Straw Hat Press, established in 2012 by Laura Cleary, Shaun McCallum, and Ashley Schick, will be closing up shop at the end of August and leaving Atlanta. But instead of completely shuttering, the press, which has been housed at the Goat Farm Arts Center, is actually broadening its reach and its programming, and plans to maintain connections with the Atlanta art community.
McCallum and Cleary are dividing the shop between Chattanooga, where Cleary will oversee a shop and residency program, and San Diego, where the contract printing and publishing services will be run by McCallum. (Schick is no longer involved and is now the studio program director at One Love Generation, a teen mentoring program.) The first call for applications will go out in September for weeklong residencies beginning, most likely, in November 2015. There will be four per year—two open call and two by invitation.
“It was a hard decision,” said Cleary, but they each had opportunities they felt they couldn’t turn down. “We realized that it would be better if we divided the shop and kept it going.” She’s returning to her native Chattanooga, where she is already in the process of converting an old garage into a print shop. McCallum is from South Carolina. They will still be collaborating and traveling back and forth.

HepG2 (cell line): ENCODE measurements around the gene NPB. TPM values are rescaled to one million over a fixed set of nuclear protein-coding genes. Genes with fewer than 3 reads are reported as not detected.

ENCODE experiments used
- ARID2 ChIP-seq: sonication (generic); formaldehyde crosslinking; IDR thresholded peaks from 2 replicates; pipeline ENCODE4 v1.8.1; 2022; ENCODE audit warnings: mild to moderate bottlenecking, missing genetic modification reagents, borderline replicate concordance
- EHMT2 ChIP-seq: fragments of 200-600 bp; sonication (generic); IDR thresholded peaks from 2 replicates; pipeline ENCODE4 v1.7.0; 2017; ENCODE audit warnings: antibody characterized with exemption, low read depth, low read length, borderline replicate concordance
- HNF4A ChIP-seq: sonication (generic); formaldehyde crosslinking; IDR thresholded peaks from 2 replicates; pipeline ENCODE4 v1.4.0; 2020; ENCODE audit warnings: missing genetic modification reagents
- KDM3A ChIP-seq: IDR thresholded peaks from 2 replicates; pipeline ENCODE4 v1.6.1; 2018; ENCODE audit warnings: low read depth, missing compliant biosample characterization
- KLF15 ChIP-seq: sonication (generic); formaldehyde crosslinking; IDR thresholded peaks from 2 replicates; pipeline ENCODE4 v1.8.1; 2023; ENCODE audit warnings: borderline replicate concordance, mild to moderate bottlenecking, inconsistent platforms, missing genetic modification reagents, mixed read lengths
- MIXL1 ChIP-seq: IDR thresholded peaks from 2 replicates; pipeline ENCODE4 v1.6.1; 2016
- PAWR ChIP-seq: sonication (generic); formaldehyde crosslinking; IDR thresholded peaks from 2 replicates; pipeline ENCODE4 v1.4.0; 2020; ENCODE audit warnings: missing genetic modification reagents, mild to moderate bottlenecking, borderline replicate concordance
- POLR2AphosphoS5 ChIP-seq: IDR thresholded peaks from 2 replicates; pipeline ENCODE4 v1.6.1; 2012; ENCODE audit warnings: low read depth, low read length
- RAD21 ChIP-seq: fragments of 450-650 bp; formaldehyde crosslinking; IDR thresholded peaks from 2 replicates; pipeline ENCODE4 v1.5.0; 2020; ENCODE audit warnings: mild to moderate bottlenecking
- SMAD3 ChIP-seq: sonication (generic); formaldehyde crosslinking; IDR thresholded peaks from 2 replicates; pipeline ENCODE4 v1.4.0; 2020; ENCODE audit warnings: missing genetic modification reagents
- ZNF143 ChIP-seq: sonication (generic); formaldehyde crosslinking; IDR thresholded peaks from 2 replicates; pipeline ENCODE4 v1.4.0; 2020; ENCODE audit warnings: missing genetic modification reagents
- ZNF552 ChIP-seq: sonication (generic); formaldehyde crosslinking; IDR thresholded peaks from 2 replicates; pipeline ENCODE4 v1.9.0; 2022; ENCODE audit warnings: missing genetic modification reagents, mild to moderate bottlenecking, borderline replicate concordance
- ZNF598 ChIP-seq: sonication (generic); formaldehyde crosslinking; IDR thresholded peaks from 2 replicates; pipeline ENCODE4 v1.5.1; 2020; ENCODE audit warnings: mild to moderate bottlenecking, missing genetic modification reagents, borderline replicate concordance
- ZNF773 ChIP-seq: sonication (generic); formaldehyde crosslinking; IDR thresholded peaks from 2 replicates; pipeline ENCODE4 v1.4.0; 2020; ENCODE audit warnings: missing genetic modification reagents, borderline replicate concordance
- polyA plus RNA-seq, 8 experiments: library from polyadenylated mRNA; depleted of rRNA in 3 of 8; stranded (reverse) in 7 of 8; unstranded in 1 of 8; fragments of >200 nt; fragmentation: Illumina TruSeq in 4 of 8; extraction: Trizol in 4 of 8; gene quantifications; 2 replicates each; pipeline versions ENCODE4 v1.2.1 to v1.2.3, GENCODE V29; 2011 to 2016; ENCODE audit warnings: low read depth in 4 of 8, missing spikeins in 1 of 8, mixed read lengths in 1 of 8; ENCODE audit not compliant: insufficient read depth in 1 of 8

“A lot of our work is done online,” said Cleary, “and we realized we have the ability to be in other places.” Artists typically will come in for a couple of days to work with them on projects that average 10 to 14 days in total.
Cleary said that, more than the contract printing business, they want to focus on collaborating with artists to publish prints. Among the local artists they have worked with are Nikita Gale, Jason Kofke, Paul Light, Brian Dettmer (now in New York), and Curtis Bartone (Savannah).
Straw Hat’s closure leaves the city without an independent professional publishing print shop—the type that has master printers who collaborate with artists, and that represents and sells artists’ works on paper. But the city will not be bereft of printmaking talent and opportunities. SCAD-Atlanta, for example, has a publishing wing, the Southeastern Center for Printmaking, which is where Cleary and McCallum met in the MFA program. And the nonprofit, nine-year-old Atlanta Printmakers Studio has an educational mission and provides services and equipment for artists and the community.
Cleary said that, while Atlanta had had print shops in the past—Nexus, Rolling Stone—there weren’t any in recent years, so they saw an opportunity—an opportunity that is presenting itself again. She said, “I wouldn’t be surprised if someone wants to open a print shop.”